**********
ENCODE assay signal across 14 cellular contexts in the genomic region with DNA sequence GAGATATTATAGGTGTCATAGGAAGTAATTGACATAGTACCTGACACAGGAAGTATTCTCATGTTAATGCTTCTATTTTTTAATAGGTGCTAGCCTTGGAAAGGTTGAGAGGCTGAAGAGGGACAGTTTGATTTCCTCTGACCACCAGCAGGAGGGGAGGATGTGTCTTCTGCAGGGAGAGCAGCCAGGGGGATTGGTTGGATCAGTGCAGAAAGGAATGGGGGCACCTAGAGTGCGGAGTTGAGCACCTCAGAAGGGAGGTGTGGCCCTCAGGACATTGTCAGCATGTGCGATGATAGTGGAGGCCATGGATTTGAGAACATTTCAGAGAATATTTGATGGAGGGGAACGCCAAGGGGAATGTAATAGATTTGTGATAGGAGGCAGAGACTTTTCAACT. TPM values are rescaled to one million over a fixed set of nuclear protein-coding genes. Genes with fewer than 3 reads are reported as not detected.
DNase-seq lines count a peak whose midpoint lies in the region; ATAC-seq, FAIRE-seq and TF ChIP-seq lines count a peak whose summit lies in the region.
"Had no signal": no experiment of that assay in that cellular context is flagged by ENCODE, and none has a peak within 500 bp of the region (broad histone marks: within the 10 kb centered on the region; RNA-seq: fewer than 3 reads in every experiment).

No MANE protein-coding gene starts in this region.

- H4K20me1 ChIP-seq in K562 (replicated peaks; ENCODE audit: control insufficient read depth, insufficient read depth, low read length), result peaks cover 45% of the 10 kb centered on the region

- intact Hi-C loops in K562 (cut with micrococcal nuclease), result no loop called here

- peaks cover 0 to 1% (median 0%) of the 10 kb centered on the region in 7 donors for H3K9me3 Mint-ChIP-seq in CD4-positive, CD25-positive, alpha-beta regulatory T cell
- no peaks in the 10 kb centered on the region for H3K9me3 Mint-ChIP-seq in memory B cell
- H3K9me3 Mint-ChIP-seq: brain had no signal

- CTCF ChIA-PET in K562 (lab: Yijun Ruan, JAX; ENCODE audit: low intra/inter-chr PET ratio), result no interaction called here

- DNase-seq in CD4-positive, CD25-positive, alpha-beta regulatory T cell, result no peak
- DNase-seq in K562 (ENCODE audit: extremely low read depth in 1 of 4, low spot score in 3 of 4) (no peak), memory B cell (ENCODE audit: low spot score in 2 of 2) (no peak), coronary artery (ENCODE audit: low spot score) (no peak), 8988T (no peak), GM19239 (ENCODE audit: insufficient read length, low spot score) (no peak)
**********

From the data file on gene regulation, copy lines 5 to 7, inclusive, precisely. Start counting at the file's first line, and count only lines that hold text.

- H4K20me1 ChIP-seq in K562 (replicated peaks; ENCODE audit: control insufficient read depth, insufficient read depth, low read length), result peaks cover 45% of the 10 kb centered on the region

- intact Hi-C loops in K562 (cut with micrococcal nuclease), result no loop called here

- peaks cover 0 to 1% (median 0%) of the 10 kb centered on the region in 7 donors for H3K9me3 Mint-ChIP-seq in CD4-positive, CD25-positive, alpha-beta regulatory T cell